Dear Karan Johar,
I believe congratulations are in order, I do not think that you would have ever imagined a day where you would receive congratulatory message not for your film’s success but its release.
It is a sad day for our Nation that patriotism and Nationalism has to come to this, it is sad that you had to prove your “Indian-ness” by declaring that you would not be working with any Pakistani artist henceforth.
It is sad that you had to accept “without any pressure” the conditions laid forward to enable the release of the film. I am glad that senior Army officers & Veterans have dismissed this attempt to politicize & use the army for political gains, yet this was not the first time and it won’t be perhaps the last time that this has happened.
I am not sure why I feel compelled to write to you, perhaps driven by this deep sadness and disconcertment that I feel today. Has it really come down to this, that our patriotism will be judged by our opinion of Fawad Khan and whether we want to see him on an Indian Screen or not.
Having grown up in an era when cricket was about Kapil Dev versus Imran Khan, we idolized Kapil Dev, but I must admit I was a big admirer of Imran Khan as well, should I now declare my dislike for him as a cricketer to prove my nationalism, should I tell my teenage daughter to take Fawad Khan of her favourite list because she is an Indian and Nation comes first, should I pat my son’s back and tell him how proud I am of him as he does not share his sister’s opinion on Fawad Khan.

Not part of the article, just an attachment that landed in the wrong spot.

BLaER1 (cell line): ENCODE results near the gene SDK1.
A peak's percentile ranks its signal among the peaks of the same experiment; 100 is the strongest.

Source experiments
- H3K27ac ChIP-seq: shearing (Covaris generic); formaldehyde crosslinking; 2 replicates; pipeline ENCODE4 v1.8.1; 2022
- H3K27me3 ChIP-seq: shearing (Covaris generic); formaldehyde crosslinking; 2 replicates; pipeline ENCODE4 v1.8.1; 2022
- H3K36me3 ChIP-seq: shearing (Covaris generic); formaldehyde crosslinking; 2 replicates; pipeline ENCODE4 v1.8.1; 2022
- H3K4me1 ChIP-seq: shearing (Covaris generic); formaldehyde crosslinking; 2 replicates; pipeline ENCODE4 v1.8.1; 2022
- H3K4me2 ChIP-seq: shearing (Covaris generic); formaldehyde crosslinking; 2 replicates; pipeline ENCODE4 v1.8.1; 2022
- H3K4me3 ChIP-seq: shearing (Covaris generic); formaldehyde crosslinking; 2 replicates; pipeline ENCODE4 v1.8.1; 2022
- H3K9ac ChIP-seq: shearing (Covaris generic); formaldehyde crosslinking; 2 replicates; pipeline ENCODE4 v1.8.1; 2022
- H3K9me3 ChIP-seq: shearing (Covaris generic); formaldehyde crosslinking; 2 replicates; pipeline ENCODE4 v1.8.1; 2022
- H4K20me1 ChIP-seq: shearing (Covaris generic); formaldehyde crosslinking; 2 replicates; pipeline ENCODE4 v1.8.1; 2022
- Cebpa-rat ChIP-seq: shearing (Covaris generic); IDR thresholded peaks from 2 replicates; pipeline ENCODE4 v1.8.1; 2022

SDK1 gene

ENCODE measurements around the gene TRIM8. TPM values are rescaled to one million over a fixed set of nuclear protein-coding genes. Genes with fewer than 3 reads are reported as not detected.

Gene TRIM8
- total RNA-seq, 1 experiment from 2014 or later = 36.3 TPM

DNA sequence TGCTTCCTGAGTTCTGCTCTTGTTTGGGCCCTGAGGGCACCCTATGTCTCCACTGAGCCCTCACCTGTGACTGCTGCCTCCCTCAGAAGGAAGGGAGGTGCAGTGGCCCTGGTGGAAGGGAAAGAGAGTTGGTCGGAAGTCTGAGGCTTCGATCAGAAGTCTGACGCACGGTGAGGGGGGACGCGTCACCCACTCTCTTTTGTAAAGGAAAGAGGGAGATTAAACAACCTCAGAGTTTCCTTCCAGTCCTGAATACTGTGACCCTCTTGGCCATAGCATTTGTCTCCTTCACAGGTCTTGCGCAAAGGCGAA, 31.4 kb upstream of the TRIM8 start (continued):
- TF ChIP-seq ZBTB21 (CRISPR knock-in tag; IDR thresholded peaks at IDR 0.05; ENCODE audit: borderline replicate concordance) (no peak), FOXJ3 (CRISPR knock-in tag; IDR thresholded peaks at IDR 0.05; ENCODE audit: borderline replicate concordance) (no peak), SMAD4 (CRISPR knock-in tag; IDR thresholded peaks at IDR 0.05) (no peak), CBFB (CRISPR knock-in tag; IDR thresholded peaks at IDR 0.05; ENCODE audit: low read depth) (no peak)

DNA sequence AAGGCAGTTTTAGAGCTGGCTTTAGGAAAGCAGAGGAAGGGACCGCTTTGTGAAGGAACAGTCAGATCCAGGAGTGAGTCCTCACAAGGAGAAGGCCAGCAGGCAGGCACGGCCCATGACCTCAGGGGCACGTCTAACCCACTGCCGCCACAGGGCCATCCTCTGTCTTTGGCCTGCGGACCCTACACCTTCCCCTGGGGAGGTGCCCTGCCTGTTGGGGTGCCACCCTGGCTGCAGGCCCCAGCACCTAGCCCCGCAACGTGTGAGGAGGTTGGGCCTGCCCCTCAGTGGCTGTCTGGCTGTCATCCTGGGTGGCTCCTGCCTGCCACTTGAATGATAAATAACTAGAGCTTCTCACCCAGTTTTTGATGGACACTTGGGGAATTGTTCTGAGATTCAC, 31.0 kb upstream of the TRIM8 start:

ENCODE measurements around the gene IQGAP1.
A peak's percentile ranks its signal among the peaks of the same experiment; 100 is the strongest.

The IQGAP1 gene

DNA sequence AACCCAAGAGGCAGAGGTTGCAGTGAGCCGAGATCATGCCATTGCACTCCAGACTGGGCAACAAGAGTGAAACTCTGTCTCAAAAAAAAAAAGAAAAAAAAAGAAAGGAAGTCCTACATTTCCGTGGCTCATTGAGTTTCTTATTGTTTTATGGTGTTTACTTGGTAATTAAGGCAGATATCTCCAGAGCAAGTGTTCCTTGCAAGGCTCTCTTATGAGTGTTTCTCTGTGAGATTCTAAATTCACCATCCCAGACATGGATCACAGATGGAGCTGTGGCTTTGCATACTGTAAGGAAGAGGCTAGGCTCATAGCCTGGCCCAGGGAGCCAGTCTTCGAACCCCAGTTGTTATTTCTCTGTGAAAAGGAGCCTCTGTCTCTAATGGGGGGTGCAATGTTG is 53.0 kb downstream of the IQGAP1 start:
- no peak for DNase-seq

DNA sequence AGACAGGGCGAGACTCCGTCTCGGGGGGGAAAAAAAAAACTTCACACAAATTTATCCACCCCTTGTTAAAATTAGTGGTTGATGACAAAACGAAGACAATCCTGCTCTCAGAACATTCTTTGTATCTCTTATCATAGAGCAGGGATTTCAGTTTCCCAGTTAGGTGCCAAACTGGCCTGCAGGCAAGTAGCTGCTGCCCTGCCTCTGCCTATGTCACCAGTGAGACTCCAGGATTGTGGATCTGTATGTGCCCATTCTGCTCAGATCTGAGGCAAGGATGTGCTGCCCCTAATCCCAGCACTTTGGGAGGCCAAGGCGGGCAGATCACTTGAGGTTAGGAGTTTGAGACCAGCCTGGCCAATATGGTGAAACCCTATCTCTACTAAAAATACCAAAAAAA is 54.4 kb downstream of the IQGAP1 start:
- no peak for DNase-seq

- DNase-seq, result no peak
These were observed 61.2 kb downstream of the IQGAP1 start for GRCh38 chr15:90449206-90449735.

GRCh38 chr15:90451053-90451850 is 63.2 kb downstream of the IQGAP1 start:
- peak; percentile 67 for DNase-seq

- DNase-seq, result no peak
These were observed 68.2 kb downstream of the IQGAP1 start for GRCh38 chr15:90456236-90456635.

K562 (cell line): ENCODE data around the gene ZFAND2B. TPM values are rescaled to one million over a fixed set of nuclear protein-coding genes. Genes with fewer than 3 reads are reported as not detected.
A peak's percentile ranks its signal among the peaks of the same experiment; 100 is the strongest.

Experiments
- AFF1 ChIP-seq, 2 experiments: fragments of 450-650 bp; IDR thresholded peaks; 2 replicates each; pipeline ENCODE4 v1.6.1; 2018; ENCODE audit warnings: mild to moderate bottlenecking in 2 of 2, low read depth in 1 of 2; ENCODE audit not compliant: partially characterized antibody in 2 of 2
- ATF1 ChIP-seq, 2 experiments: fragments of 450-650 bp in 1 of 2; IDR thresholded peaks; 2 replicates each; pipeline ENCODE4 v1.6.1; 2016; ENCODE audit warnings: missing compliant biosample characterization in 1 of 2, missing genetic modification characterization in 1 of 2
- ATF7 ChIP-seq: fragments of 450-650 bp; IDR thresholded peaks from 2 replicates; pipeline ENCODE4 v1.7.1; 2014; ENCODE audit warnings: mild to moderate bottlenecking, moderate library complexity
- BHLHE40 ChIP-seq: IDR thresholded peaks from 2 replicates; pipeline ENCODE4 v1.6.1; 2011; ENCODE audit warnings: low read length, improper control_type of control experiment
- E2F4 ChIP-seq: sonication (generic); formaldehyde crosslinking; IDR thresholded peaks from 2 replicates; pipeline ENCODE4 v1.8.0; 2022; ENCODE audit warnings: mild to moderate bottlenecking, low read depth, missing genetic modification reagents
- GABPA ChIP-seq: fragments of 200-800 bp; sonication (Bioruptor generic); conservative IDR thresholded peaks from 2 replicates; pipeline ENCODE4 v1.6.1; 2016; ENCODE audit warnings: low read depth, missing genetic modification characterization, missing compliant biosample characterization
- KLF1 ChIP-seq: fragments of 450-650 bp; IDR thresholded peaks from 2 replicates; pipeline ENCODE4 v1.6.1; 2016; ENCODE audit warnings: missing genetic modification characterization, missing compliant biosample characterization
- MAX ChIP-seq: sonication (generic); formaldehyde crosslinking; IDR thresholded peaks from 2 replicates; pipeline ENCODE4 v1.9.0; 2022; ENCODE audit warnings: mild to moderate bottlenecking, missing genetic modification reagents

I hope I speak for that “silent majority” that goes about their daily routine of eking out their livelihood and in between when they pause to take a break and switch on the TV or pick up the paper or perhaps go online and watch/read the daily dose of hatred/intolerance being spewed, we feel for you and for our country too, we do wish we could extend our support in a more meaningful way and make our presence felt.
We are so caught up in our daily lives, taking care of our families and struggling to provide that we are unable to do much more than feel sad, helpless and give out a silent prayer that things will improve.
You took a stand when in an interview with a TV channel you made a distinction between terrorism and art but you had to give in and change your position, I can understand why you did it but it is this very understanding and acceptance of the situation that I find disturbing. When will the patience and acceptance of the “silent majority” wear off.
When we go the theater to watch the movie we will judge you on your directorial skills and not on your nationalism. In a year or two the release of Ae dil hai mushkil and the surrounding drama may perhaps become a footnote in the history of movies and our great nation but in many Indian minds & hearts it will reverberate for a long time.
As I write this I can’t help but pause and think am I in anyway less Indian, less patriotic than perhaps somebody who chooses not to watch your film, am I compromising my nationalism by declaring that I am looking forward to the release of Ae dil Hai mushkil.
By Nuveira Hasan